Zum 15. Februar 2012 hat das Haus der Kunst in München seine neue Website gelauncht. …
Auf linkedin het er einen Beitrag über den Museumsbesuch der Zukunft zur Diskussion gestellt. Dabei gibt er ein durchaus realisitisches Bild, dessen Umsetzung er in den nächsten 5-10 Jahren erwartet. Im Zentrum seiner (handlichen) Vision stehen der Museumsbesucher, dessen Smartphone, eine App und eine besuchersensitives Kontextualisierungssystem im Museum:
“What would your visit to the museum of the future look like?
I’ve been trying to imagine what a visit to a museum could be like in 5 – 10 years time, this is what I’ve come up with. What would your visit to the museum of the future look like:
A visitor walks through the door of the museum, they don’t need to queue for a ticket having bought this via there smart phone after reading about the venue in a travel guide. This virtual ticket takes the form of an app and acts not only as a ticket, but as a log in to the museums virtual presence.
In the lobby of the museum projections update with the latest activity and comments from around the museum, two visitors are discussing an object from the collection, one is standing in the gallery space with the object while the other is thousands of miles away in America and viewing the collection online.
Other activity includes visitors collecting objects for their virtual collections, adding addition information to the museums collection database and sharing objects with friends.
This shows visitors that the museum is alive and constantly changing as the internet.
As the visitor enters the first gallery, the app on their smart-phone tracks their progress feeding them information about the objects which they are looking at. This personalizes the level of detail depending on the audience with a child and adult receiving different but equally relevant experiences.
The app offers the visitor a video from the artist about the piece of work, and with each item it offers the opportunity to click to read more, and to interact with the objects through commenting, collecting and sharing.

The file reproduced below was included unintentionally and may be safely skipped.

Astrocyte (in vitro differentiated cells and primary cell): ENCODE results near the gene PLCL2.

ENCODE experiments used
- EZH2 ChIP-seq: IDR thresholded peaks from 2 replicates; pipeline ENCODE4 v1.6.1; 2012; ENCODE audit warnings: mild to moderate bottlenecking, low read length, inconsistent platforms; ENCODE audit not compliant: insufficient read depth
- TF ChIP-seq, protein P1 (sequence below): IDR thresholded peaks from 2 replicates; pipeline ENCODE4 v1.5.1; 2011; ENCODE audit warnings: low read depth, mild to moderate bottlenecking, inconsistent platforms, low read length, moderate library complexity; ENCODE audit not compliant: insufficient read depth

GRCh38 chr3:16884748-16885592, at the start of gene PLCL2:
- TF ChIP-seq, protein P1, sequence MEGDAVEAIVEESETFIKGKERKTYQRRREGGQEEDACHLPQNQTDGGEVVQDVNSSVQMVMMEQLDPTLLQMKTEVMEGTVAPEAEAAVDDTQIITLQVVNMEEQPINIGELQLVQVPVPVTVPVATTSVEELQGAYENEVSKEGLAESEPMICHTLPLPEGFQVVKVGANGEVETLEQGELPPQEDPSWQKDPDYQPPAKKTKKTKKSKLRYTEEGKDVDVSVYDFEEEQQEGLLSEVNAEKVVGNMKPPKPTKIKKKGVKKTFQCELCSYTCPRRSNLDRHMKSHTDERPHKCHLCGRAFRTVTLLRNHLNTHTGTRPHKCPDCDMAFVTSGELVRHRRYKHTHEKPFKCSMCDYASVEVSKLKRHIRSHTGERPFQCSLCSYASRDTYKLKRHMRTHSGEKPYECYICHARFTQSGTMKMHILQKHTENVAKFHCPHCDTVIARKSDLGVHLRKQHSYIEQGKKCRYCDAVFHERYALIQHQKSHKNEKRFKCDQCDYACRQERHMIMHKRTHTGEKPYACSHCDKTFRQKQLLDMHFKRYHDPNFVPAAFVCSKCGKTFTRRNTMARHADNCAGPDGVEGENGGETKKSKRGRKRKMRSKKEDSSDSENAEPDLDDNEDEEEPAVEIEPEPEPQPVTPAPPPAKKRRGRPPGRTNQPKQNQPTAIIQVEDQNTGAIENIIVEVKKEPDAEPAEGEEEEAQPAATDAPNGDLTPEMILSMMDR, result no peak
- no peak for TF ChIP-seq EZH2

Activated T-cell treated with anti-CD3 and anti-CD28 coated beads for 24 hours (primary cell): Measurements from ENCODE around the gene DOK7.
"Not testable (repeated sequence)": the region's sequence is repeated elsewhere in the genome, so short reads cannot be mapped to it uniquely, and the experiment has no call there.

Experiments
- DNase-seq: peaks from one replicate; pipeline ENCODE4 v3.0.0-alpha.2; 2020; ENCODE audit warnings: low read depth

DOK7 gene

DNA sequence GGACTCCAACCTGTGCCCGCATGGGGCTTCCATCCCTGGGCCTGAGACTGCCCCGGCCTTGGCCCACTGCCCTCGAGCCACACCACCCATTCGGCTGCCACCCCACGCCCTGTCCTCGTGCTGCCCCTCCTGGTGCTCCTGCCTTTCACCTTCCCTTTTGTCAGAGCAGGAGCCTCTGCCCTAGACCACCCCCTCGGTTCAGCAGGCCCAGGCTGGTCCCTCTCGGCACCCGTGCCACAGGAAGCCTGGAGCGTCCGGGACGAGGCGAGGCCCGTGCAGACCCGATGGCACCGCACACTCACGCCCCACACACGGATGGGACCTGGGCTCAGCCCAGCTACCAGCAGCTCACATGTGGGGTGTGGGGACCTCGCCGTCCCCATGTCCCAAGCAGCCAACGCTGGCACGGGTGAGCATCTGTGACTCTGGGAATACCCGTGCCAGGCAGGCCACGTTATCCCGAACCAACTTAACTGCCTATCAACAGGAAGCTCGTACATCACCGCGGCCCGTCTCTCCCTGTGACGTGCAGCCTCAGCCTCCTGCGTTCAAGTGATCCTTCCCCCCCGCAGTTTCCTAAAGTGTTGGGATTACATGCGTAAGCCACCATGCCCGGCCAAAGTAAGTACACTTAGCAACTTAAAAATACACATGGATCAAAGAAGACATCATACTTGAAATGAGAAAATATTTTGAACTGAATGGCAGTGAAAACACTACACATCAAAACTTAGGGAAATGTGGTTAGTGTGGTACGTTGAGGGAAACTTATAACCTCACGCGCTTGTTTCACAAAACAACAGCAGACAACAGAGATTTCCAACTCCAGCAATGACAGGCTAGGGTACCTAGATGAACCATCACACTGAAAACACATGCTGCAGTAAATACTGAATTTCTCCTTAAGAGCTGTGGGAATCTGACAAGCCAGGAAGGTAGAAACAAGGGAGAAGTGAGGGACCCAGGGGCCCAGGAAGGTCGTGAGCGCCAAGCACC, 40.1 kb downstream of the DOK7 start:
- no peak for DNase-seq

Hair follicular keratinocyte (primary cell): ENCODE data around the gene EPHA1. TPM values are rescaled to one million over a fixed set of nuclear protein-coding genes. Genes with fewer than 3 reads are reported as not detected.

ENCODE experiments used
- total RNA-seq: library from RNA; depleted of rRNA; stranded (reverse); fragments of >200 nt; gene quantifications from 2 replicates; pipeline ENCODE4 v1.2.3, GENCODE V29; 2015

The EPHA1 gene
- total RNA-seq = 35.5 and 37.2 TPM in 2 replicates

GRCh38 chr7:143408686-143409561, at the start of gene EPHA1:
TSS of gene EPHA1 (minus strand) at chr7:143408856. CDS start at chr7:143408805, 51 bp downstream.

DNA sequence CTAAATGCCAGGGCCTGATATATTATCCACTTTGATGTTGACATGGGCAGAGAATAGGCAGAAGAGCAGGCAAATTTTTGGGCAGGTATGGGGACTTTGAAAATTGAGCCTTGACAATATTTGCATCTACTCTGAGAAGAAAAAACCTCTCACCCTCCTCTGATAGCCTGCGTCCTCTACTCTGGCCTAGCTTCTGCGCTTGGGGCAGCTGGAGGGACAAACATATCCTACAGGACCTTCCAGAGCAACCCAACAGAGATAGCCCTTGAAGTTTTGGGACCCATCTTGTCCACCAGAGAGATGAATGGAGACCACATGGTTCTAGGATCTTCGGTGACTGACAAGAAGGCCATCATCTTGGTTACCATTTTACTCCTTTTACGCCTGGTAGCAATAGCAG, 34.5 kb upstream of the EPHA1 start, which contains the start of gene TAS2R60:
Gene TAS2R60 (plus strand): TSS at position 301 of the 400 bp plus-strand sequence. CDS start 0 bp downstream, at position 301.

As the visitor walks around the gallery their activity is tracked by the museums computer system, which learns from every interaction what interests not only this visitor, but all visitors in a way that can inform future exhibitions.
As the visitor enters the second gallery they notice the digital projections on one of the walls change, this is reacting to this person entering the room and changing the objects which it is displaying to reflect the subjects which they have expressed an interest in either on a previous visit or whilst browsing the museums website.
As the visitor browses the collection the app on there smart-phone shows relevant information about the objects that they are looking at, but also prompts them with questions, giving them the option to move their experience beyond a passive one, and leave their thoughts and opinions.
This experience would not suit every visitor, but this person chooses to interact as they visit, sharing their opinion on the museums website and broadcasting these thoughts and the relevant items in to their own social networks.
This museum back-channel is not only the preserve of the visitors, it is used by museum staff to answer questions with each video response to a question recorded in this virtual space for others to learn from.
As the visitor enters the next gallery they get a message that someone who they are friends with on Facebook bookmarked an item in this room, with a picture of the item and the comment from a friend. This personal recommendation allows visitors to turn the museum experience in to a social one, even when they are visiting alone.”
Weitere Beiträge zum Thema:
- “Mit dem Glauben an Entwicklung” – Ein Museumsszenario in 2.0
- Sebastian Hartmann, “Museumserlebnis der Zukunft” (25.09.ff)
- Christoph Deeg, Gedanken zur Zukunft der Museen (25.10.2011))
- Perspektiven einer Onlinestrategie für Museen – Ein Interview mit Rui Guerra (Beitrag zur Diskussion um das “Museum der Zukunft”)